It all started when twenty (20) students flew into the country at different hours to take on an adventure that would hopefully change their lives.
Here’s what’s in this issue:
The first week is by far the most hectic of all. Students register for classes, move in to their dorms or homestays, and attend an all-week orientation, all while adjusting to a new environment, food, and the weather.
The students attended lectures that introduced them to Botswana culture, lifestyles, traditions, as well as the political, economic, and social spheres at the University of Botswana. During orientation, they took a bus tour of the city, tasted local food, danced to the music, saw a few cultural sites, and also got the chance to use public transportation.
One of the best parts of the orientation week was 'The Great Gatsby Combi Safari." Students were divided into six groups with one student volunteer as their leader. The students learned how to, where, and when to take public transport around the city while competing for a prize. They came up with a creative collage of pictures and/or videos that best represent their day experience in the city. The staff evaluated the submissions and picked the winner.
Video from the winning group!
Orientation week was packed with fun activities like The Combi Safari as well as educational ones like the talk on safety and security in Botswana and on the UB campus. The fast-paced week culminated with a welcome dinner which was held at an Indian restaurant called Saffron. We also had a homestay welcome braai at Mma Bianca's house (the homestay coordinator) where students and staff brought home cooked food as well as delicious desserts. We interacted, danced, shared stories, and sat around a fire in the night.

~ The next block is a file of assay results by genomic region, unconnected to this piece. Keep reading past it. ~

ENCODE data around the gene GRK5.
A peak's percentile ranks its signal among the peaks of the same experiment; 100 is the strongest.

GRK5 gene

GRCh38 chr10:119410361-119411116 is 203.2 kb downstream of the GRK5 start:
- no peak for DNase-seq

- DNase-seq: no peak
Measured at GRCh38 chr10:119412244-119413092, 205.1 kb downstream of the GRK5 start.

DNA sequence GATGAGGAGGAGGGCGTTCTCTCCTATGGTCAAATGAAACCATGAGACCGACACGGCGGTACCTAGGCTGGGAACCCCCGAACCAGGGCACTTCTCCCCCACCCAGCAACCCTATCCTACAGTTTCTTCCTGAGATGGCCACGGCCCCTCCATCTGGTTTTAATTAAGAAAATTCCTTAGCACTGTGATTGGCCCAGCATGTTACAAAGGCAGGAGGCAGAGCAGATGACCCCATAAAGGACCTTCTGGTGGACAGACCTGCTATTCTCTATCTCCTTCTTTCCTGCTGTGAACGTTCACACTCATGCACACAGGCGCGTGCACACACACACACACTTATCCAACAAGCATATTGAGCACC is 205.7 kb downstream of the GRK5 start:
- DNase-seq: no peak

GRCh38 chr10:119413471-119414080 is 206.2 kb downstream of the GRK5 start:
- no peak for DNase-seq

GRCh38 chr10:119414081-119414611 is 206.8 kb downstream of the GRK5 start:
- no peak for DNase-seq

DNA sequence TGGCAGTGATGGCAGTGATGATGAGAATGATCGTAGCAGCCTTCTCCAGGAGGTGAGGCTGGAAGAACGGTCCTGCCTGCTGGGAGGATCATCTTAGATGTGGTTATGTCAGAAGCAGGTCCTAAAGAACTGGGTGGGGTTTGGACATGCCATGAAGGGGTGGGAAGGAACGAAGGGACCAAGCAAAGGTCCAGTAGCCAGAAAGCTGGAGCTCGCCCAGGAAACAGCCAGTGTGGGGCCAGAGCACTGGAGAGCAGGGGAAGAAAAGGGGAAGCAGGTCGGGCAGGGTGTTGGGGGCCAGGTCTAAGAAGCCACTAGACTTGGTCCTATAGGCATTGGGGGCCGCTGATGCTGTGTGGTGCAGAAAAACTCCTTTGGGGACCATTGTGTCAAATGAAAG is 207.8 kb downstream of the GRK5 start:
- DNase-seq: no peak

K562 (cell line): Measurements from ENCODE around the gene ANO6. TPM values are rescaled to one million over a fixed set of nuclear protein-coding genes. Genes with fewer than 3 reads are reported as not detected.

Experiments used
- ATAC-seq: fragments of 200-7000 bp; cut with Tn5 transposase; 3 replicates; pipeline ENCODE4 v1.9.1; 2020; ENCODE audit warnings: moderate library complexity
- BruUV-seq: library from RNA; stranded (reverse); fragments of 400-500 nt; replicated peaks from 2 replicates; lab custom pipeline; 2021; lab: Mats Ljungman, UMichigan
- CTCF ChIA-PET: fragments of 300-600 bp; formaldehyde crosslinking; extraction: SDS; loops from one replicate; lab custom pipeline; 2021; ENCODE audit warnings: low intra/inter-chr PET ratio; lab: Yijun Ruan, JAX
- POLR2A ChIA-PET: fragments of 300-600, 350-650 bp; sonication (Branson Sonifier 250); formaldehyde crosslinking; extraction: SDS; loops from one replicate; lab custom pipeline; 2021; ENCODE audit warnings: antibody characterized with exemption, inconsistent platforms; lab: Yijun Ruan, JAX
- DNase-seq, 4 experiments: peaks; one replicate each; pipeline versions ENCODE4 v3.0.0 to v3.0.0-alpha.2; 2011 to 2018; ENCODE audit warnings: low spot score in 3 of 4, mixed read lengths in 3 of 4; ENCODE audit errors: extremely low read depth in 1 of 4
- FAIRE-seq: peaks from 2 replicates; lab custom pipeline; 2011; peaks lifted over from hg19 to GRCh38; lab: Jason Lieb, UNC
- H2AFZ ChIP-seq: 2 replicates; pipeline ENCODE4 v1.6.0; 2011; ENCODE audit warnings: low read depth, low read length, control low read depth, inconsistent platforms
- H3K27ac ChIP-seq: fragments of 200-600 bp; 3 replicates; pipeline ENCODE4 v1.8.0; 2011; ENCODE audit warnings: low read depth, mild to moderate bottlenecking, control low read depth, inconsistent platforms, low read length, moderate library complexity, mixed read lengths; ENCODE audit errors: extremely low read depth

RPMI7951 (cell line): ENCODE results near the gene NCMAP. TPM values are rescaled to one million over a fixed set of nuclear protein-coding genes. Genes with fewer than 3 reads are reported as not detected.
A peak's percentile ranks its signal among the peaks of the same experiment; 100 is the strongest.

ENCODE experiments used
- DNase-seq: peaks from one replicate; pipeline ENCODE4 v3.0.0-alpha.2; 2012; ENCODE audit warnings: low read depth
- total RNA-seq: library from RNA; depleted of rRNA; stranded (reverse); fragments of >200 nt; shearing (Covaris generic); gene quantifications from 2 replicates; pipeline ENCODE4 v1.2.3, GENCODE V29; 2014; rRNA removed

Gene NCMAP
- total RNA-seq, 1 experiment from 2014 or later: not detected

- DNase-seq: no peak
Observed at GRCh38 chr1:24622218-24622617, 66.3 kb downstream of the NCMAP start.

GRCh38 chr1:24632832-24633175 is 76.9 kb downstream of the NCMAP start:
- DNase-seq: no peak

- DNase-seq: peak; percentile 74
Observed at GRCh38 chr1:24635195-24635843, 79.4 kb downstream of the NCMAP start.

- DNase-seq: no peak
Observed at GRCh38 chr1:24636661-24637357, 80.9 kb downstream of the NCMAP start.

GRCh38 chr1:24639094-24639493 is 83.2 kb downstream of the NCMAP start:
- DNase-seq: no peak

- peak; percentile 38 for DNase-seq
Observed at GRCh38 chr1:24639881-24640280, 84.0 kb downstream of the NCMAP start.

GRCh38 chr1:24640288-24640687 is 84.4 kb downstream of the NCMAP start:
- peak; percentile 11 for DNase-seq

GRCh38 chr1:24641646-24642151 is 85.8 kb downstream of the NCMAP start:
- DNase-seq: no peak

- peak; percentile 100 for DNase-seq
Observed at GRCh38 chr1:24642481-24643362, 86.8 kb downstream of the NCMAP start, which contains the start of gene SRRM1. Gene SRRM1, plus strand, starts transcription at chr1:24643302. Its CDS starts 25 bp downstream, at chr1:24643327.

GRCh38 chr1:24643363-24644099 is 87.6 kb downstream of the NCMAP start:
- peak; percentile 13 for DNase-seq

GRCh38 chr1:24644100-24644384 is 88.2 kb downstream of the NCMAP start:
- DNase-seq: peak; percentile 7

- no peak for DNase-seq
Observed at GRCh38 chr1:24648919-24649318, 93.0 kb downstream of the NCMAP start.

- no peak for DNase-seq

“The best way to find yourself is to lose yourself in the service of others.” ~ Mahatma Gandhi
We have multiple volunteering days arranged for our students over the course of their time in Gaborone. This semester, we failitated sessions on team building, leadership skills, and arts and crafts with kids from S.O.S Children's Village. S.O.S. houses over 120 orphans and vulnerable children from Gaborone and nearby villages. We also donated a few essentials for each child. It was loads of fun!
We also volunteered at Mokolodi Nature Reserve, a game park and nature reserve that promotes conservation while also providing tourist and educational activities. The staff, students, and volunteers learned so much about Botswana's nature, conservation in Botswana, and Mokolodi's history. During our volunteer activity, our tasks included building ridges to prevent soil erosion when it rains, digging holes that would trap rain water, cutting down harzardous trees, and more.